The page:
Repairing A Hole In Wood Siding ?

Hi,
Have the typical horiz. wood clapboards on house. Have noticed that one of them has about a 2 inch diameter all the way thru it. Looks like, perhaps, an animal was trying to get in.
Anyway, would like to repair the hole, and re-paint it, rather than replacing the complete piece of siding, which is probably 6 or 9 feet in length.
What product would you suggest for plugging the hole ? Would I be able to smooth out the surface after using it ?
Any thoughts or hints would be most appreciated.
Thanks, Bob
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Min-Wax Wood Epoxy.
Multiple fills, with a final 'delicate' sanding to blend it in.
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Clean and sand, as best you can, the backside of the clapboard. Insert a slat of wood (1/2" ply 6" long) behind the hole, with glue on each the slat & the clapboard surface, and hold it in place by screwing another slat, laid on the outside face, to the inside slat. The screw, when tightened, will pull the inside slat tight against the backside of the clapboard. Once the inside glued slat has dried to the clapboard, you have a solid back foundation to help install any filler or plug type repair. *Insert the screw into the outside slat, in prep for the attachment to the inside slat.
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wrote:

You might already have an animal in there, like a rat or mouse. The right way is to remove the siding on both sides of the hole, by the studs. Replace that piece probably 16". However, a piece of tin does wonders. with some epoxy under it, and a few small screws. Then use some Bondo to smooth over it. Be sure to fill the hole with insulation before patching if it goes deep in wall.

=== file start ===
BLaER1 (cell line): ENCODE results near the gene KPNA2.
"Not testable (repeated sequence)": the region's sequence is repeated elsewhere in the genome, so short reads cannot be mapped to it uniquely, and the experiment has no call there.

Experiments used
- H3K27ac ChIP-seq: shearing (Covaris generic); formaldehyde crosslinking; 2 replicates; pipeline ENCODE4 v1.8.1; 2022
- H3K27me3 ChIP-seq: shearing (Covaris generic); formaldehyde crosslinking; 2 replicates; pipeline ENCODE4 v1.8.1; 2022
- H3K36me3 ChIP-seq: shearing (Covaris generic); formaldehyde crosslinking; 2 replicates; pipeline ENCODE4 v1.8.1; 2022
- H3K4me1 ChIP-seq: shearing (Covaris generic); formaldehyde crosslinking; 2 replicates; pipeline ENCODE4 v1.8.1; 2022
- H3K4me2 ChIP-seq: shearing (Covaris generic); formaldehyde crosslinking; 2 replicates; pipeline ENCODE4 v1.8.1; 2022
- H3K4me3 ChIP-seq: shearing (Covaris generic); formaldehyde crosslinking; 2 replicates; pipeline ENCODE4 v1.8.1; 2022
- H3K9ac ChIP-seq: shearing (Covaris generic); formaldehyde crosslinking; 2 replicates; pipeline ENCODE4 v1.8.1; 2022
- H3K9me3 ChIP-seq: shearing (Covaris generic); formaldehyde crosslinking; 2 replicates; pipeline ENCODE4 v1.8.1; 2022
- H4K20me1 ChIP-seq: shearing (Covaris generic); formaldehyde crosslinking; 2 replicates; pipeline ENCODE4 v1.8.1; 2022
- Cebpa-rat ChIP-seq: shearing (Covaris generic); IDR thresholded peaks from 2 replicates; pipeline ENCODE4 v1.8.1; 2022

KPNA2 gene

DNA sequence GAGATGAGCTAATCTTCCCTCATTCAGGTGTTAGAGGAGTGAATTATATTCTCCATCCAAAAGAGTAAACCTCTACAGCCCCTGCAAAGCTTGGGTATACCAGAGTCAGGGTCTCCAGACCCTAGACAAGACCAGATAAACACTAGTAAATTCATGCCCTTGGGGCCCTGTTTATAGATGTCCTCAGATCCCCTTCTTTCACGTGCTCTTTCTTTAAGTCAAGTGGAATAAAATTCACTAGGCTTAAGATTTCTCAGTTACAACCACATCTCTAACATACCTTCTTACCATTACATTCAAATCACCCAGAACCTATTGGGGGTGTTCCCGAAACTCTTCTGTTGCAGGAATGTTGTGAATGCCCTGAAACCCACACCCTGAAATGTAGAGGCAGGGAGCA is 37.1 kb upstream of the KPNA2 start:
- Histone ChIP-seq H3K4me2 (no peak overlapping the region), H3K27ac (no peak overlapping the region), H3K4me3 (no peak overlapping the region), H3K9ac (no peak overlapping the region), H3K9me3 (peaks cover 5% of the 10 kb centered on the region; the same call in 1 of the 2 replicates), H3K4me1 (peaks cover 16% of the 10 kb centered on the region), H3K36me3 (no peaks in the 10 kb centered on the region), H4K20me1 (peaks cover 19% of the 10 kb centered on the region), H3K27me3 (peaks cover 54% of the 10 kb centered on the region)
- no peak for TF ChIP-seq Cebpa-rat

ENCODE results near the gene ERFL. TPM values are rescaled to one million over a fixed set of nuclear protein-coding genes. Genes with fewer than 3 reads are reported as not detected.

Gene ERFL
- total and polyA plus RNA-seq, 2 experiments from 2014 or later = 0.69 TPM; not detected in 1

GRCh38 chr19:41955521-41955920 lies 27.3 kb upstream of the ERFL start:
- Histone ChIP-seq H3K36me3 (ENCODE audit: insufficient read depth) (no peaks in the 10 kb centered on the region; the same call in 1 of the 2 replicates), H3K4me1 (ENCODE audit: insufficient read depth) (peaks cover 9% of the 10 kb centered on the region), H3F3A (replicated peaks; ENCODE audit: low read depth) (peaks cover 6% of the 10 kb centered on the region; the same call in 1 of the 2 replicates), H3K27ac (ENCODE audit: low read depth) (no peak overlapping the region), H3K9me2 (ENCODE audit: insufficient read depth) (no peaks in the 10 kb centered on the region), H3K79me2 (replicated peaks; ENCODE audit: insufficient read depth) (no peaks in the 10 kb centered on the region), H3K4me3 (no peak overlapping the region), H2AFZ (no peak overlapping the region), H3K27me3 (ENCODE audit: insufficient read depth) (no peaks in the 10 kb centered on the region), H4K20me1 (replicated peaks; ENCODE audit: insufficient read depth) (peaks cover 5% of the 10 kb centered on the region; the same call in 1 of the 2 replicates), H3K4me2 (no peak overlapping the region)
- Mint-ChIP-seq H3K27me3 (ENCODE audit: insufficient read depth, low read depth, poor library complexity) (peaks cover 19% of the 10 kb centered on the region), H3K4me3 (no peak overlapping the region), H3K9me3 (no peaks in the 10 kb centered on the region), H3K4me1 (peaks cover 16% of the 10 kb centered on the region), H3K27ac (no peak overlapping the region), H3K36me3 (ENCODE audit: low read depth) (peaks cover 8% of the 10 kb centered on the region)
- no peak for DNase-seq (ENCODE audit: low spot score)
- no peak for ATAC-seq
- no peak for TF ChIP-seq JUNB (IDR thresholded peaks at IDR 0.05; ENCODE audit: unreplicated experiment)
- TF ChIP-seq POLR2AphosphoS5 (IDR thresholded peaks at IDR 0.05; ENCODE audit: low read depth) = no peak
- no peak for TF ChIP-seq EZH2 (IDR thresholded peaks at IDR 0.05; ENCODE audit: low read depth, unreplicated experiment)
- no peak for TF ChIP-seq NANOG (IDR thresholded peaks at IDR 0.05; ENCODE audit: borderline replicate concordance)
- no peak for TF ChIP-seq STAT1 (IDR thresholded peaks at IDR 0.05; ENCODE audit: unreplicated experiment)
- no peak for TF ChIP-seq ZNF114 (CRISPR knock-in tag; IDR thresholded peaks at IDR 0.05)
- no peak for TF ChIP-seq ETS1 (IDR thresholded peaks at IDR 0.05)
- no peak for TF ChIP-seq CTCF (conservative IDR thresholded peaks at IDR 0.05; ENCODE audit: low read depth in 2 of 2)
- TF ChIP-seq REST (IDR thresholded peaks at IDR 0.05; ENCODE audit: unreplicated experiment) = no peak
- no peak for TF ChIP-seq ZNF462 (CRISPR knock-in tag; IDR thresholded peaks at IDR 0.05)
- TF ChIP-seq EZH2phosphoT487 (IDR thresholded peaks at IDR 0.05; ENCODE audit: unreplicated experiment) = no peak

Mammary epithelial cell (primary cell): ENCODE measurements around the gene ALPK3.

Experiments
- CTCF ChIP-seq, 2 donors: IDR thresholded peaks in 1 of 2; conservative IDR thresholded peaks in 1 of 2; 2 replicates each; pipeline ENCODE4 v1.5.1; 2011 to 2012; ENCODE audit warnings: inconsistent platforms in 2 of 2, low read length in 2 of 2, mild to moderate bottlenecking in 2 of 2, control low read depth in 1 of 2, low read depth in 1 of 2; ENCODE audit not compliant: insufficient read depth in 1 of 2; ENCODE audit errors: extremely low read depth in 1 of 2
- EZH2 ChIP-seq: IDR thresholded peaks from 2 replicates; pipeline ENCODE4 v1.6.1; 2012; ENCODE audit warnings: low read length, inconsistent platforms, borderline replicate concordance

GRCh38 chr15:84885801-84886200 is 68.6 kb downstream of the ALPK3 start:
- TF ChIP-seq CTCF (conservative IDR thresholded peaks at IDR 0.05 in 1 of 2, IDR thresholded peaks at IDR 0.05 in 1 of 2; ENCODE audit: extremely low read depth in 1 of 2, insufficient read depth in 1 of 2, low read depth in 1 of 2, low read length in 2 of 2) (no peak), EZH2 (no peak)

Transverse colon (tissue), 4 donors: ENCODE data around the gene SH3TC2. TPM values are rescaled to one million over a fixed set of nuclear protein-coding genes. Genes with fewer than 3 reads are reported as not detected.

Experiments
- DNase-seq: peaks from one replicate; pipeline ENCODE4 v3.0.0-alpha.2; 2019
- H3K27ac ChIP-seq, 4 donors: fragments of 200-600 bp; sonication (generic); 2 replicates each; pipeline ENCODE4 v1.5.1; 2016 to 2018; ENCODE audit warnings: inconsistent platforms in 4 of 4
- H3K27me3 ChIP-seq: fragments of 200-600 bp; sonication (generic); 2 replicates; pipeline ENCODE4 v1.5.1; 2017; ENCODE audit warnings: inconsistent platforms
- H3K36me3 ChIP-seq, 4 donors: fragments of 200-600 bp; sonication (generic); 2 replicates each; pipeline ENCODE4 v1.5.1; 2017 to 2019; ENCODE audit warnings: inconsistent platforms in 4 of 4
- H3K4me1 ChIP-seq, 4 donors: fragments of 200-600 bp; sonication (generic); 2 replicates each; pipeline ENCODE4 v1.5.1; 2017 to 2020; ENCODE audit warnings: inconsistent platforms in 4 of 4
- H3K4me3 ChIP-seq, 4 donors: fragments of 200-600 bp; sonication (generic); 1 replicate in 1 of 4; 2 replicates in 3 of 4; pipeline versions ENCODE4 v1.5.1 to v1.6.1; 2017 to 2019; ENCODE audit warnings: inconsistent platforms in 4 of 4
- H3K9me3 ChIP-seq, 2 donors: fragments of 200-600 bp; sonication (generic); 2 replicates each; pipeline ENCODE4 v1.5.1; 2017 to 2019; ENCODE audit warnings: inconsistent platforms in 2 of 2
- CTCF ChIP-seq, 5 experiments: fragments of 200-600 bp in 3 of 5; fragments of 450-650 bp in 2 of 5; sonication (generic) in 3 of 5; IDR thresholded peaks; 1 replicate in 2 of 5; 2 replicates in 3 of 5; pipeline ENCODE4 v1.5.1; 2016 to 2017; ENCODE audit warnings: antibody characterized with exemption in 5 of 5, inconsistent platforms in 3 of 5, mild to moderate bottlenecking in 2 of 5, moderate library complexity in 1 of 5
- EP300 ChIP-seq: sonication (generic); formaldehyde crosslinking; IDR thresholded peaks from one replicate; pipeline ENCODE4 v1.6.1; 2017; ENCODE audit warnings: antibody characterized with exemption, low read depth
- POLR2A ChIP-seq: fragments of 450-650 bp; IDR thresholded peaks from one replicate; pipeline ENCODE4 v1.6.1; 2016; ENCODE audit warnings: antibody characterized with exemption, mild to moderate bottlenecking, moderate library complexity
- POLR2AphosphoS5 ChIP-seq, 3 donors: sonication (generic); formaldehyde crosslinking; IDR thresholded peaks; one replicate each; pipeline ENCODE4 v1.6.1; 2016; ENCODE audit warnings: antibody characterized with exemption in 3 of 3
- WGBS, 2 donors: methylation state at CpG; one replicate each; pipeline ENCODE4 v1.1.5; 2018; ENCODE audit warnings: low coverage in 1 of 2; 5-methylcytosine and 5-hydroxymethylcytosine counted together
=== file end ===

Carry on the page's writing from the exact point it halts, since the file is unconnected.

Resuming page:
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On Apr 27, 5:32 pm, snipped-for-privacy@toyotamail.com wrote:

Once you're sure there is nothing trapped, plain old automobile Bondo works fine, easy to sand smooth, sticks well, takes paint well.
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On Fri, 27 Apr 2012 19:55:34 -0700 (PDT), "hr(bob) snipped-for-privacy@att.net"

A 2" hole is pretty large for just bondo. If it was my job, I'd probably try to replace that piece of siding, but if there was no replacement available, I'd fill the hole with "Great Stuff" foam, then nail & glue tin over it, then apply the bondo. Large sections of bondo like to crack.
Actually, to apply the tin, I'd countersink it 1/16 inch. Just carve the surface off with a utility knife or use a router if possible.
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